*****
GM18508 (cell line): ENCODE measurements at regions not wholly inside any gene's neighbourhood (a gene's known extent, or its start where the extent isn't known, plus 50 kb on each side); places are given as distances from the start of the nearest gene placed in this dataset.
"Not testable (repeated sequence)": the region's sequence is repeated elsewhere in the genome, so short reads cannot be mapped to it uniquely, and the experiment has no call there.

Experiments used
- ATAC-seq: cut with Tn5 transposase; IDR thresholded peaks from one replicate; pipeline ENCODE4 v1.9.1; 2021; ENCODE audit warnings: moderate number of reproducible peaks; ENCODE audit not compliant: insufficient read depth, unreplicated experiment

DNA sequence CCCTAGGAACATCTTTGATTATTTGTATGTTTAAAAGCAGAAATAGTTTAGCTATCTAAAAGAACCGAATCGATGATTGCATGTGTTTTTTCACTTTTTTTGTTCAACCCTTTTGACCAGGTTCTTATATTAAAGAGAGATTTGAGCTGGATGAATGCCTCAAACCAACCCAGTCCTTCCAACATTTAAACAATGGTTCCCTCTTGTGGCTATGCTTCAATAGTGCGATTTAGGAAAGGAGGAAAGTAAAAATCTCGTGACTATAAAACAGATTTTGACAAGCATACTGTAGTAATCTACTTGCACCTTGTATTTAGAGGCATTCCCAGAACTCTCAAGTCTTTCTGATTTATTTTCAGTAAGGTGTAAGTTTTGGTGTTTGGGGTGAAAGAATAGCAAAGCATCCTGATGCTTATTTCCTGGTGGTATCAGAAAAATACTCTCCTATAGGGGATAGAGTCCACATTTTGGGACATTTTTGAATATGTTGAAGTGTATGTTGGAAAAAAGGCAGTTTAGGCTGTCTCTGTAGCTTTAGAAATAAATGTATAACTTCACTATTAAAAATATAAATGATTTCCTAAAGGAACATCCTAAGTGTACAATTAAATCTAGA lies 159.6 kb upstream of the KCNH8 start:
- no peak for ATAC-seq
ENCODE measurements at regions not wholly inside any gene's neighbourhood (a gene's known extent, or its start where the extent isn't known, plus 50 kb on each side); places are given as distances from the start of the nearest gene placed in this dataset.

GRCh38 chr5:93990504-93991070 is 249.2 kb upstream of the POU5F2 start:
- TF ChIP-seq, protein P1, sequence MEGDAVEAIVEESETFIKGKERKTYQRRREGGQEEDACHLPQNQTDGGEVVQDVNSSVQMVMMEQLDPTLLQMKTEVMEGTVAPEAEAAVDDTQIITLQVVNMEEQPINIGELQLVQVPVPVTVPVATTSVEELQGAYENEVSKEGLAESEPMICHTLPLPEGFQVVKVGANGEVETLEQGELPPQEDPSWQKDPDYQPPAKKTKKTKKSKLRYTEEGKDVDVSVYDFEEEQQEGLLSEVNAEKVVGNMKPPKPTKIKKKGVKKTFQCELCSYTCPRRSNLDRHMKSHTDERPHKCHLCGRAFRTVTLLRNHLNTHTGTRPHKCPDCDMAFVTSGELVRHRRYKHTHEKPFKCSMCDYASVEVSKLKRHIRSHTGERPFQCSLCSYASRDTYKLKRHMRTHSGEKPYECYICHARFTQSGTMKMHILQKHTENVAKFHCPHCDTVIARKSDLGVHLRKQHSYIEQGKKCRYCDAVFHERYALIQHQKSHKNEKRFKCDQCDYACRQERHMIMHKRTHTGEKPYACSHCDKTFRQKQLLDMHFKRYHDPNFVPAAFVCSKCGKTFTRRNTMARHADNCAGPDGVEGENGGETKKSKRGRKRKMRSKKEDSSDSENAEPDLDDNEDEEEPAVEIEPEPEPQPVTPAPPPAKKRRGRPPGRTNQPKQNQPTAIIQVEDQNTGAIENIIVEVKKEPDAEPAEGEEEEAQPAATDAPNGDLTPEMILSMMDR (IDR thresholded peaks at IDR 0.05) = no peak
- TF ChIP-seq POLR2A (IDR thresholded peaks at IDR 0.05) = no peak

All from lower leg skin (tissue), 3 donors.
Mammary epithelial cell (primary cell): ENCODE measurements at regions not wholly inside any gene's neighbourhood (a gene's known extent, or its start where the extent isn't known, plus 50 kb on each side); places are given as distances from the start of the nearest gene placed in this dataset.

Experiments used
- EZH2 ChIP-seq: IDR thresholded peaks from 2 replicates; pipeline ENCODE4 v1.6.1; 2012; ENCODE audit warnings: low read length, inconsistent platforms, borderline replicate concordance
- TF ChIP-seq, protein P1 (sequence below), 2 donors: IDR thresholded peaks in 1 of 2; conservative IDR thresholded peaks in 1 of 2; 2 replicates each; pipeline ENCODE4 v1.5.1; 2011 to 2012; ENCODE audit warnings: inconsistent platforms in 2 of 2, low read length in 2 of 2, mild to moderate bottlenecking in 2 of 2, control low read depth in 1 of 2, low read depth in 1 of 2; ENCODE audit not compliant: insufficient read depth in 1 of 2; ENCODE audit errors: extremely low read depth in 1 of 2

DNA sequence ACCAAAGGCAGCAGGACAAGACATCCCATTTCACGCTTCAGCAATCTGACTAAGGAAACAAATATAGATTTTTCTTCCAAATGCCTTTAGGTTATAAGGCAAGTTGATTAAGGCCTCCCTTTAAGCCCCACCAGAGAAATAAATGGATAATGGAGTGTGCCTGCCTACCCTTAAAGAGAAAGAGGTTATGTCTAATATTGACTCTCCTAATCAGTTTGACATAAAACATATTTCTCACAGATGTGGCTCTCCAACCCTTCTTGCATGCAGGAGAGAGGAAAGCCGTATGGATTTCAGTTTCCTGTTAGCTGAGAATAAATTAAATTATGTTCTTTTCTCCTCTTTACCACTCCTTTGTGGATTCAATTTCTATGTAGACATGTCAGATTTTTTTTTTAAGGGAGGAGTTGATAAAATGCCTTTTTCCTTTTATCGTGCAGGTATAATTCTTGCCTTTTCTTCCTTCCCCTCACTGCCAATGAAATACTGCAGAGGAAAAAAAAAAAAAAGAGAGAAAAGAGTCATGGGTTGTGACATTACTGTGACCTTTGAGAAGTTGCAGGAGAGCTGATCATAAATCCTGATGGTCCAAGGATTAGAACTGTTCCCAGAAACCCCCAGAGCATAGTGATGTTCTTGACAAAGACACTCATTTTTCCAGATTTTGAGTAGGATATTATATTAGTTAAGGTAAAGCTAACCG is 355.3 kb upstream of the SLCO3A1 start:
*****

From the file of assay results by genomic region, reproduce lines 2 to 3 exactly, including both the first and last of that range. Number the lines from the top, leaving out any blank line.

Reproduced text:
"Not testable (repeated sequence)": the region's sequence is repeated elsewhere in the genome, so short reads cannot be mapped to it uniquely, and the experiment has no call there.

Experiments used